The ordered assembly of infectious viral particles and the release of progeny virions from the host cell are crucial steps in virus replication. In the case of HIV, this involves the assembly of a protein capsid protecting the viral genome, the envelopment of the capsid by a lipid membrane which buds off from the membrane of the producing cell, and the incorporation of virus glycoprotein into this lipid envelope. The aim of WP1 was to identify small molecule inhibitors which interfere either with capsid assembly, viral budding or glycoprotein incorporation, respectively, and thereby inhibit HIV replication. In the first step, partners 1, 2 and 5 (partners' name at the end of the article) have established different in vitro assay systems suitable for medium to high throughput screening and have employed these systems to screen large libraries of small molecule compounds (Hermle et al., BMC Biotechnology, 2010). These efforts resulted in the identification of small molecules specifically interfering with HIV CA:CAI interaction, with HIV Env:TIP47 interaction, or with HIV particle release in tissue culture, respectively. These initial hits were subsequently characterised with respect to physicochemical properties, cytotoxicity and interaction with the viral protein of interest. Complementary cell biological and virological studies were performed in order to elucidate their mechanism of action. Antiviral activity of the compounds was confirmed by measuring their effect on HIV replication in tissue culture. Starting from initial hits with antiviral potential in vitro, iterative cycles of medicinal chemistry and inhibitor testing were performed by partners 1, 2, 5, and 7 in order to improve the inhibitory efficacy and the selectivity index of the respective compounds. While the antiviral potential of release inhibitors selected in tissue culture, as well as of inhibitors of Env:TIP47 interaction proved to be limited in these studies, two modified inhibitors of HIV capsid assembly with a significantly improved selectivity index as compared to the initial hits have entered ADME / Tox studies in mice, which will guide their further development. If successful, this would yield anti-HIV drugs acting through a mechanism different from that of all currently available antiretrovirals. Partner 2 and 7 are currently preparing a joint patent application for protection of intellectual property through the subsequent stages of development.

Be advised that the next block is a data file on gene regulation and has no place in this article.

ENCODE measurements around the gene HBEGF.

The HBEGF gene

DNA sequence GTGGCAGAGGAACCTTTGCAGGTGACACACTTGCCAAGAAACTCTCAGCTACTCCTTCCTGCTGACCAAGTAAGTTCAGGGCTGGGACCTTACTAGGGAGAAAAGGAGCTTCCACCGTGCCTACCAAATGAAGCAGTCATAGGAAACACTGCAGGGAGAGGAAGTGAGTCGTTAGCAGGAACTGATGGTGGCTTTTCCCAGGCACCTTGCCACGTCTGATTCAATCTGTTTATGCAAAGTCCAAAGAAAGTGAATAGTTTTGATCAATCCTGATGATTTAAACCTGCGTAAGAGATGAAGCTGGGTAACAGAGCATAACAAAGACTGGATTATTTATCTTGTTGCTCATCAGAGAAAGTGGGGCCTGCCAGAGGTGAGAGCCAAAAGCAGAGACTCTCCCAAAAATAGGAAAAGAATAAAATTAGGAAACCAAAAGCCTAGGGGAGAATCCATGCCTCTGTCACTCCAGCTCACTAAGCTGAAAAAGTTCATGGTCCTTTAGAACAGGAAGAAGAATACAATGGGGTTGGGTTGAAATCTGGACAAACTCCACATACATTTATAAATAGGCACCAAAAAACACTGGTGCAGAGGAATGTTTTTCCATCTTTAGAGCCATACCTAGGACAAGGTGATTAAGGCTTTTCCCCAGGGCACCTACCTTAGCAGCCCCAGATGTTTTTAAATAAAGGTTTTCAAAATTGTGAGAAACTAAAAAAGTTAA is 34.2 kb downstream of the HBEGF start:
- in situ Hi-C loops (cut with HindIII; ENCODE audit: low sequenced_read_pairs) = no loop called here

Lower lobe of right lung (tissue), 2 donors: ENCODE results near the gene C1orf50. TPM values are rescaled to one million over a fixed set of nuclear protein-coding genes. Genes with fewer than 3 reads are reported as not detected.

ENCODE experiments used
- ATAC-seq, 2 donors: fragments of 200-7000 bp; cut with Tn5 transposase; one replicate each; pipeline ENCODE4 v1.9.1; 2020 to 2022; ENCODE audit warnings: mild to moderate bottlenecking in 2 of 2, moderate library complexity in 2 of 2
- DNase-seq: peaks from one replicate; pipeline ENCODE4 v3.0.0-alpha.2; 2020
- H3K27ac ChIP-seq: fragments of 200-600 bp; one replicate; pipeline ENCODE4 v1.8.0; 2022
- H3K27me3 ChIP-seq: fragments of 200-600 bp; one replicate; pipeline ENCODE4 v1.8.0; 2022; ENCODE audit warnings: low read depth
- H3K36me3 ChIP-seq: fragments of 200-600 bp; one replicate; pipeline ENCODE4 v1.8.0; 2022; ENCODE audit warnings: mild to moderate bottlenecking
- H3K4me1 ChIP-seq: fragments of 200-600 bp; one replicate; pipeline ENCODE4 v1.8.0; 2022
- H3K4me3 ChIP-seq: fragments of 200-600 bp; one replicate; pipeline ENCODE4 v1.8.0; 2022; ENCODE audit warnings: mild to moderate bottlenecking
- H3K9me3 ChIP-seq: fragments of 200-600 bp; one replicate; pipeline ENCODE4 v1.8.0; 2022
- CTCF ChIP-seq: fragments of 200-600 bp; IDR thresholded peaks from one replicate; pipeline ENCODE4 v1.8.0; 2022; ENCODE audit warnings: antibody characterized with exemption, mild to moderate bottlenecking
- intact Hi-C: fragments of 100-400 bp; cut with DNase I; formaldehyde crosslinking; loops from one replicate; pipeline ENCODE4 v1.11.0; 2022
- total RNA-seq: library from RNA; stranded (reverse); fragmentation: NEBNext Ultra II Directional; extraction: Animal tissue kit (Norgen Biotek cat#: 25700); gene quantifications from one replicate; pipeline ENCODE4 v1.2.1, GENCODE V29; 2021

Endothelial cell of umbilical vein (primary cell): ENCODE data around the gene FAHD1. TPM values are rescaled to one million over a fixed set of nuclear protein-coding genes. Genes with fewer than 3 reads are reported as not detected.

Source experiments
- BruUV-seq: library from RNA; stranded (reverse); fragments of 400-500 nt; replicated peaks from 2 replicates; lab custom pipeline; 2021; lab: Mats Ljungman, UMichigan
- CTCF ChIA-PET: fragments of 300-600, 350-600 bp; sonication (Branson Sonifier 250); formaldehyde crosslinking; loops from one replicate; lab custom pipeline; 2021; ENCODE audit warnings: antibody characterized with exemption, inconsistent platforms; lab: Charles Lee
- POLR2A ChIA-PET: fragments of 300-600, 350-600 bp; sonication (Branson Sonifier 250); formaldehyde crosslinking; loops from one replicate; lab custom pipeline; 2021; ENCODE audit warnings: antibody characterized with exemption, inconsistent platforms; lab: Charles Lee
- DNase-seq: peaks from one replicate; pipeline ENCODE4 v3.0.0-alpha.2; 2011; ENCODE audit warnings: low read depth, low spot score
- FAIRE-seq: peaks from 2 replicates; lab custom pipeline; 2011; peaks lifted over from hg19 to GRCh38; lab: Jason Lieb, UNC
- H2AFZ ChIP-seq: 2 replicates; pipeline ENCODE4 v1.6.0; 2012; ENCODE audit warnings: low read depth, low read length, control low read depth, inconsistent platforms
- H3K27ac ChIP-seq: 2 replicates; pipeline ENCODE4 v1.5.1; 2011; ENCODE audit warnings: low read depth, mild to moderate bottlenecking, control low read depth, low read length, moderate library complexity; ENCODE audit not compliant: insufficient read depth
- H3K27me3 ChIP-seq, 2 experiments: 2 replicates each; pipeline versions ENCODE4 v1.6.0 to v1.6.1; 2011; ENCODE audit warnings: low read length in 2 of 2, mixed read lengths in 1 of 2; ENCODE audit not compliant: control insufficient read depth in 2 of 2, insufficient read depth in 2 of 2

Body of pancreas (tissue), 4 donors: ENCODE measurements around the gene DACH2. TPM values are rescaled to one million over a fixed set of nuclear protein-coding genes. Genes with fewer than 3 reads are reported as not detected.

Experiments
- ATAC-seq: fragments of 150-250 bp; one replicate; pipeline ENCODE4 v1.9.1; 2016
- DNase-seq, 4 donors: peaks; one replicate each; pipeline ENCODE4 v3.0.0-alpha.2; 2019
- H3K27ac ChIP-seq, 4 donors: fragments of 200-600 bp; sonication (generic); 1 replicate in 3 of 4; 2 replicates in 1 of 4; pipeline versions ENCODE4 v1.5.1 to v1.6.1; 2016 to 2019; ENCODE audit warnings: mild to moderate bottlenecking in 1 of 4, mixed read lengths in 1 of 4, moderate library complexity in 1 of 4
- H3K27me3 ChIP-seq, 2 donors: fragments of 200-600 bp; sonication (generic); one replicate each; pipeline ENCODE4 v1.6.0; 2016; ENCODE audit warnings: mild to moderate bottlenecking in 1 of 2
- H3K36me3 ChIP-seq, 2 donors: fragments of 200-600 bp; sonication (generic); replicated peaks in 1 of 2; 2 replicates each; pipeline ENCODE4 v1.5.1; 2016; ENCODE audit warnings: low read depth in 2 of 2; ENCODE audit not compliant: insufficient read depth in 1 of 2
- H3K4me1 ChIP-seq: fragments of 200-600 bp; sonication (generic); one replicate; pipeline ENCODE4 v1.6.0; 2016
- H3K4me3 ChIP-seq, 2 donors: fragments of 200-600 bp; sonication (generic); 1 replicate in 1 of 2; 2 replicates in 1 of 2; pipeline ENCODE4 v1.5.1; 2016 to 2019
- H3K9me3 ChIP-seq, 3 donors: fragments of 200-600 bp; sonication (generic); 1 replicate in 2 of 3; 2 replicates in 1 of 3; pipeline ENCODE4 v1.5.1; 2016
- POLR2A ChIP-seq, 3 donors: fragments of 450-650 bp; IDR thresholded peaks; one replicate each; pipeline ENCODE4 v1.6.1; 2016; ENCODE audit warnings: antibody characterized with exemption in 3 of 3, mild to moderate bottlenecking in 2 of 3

The aim of the rational drug design task force (WP2) was to elucidate the three-dimensional structures of potential targets validated in WP1, and to propose, through a rational drug design approach and the determination of target / ligand complex structures, new potential inhibitors molecules. This work package was delegated to partners 1, partners 2 and partners 6. Previous to this project, the crystal structure of the C-terminal domain of the HIV-1 capsid protein (CCA) was determined in complex with a capsid-assembly inhibitor (CAI) peptide. This peptide had been identified by partner 2, and the structure was done in collaboration with partner 6. Under WP2, in vitro and virological analyses carried out by partner 2 on mutated virus on capsid residues involved in CAI binding site allowed the characterisation of the residues forming a reactive groove crucial for the capsid assembly and maturation. By a crystallographic approach, partner 6 determined the structures of C-CA mutants alone or in complex with the CAI peptide (Bartonova et al., J. Biol. Chem., 2008 ). The structures of complexes between C-CA and CAI peptide showed that the peptide inhibited assembly not only by steric hindrance, but also by altering the CCA dimerisation interface. Because small peptides are in general not viable as drugs, a screening of chemical compounds was done by partner 7 to identify putative drugs that bind to this pocket. Six competitors of the inhibitory peptide, obtained from partner 7, were tested in crystallisation. In one case, crystals were obtained with the ligand positioned in the pocket. Additional work by WP2 partners is now needed to improve crystal quality and solve the structure of these complexes.

Under WP3, the suitability of the multi-transgenic rat model of HIV infection was demonstrated for testing late-phase drugs by means of a successful proof-of-principle validation of a prototypic protease inhibitor in vivo. Furthermore, remaining limitations to highly efficient HIV-1 replication in rat cells were identified and further characterized (Goffinet, Schmidt et al. J. Virol 2010a). In particular, the potent and Vpu-insensitive restriction factor rat CD317 imposes a relevant barrier to HIV-1 release in this species (Goffinet et al., Cell Host Microbe 2009). The mechanism by which Vpu counteracts CD317 in human cells was investigated in some detail and identified a subversion of intracellular trafficking of recycling and newly synthesized CD317/BST2 molecules as the key effector function of Vpu to downregulate the restriction factor from the plasma membrane (Goffinet, Homann, et al., J. Virol 2010b; Erikson et al., PNAS, 2011). Additional works complete the discoveries done by the consortium on CD317/BST2 restriction factor. Partner 3 in WP4 has shown that viruses related to HIV-1 that lack the vpu gene are able to overcome CD317/BST2 by a new activity encoded by SIV env (Gupta et al., PNAS, 2009 ). Moreover, two studies from partners 1 and 3 report the role of the ESCRT machinery and the endocytic pathway in the mechanism by which Vpu counteracts CD317/BST2 and promotes HIV-1 dissemination (Caillet, Janvier et al., PloS Pathogens, 2011 ). This knowledge now allows us to either introduce additional genetic changes in the host or evolve a rat CD317-targeting Vpu to overcome this limitation in rats.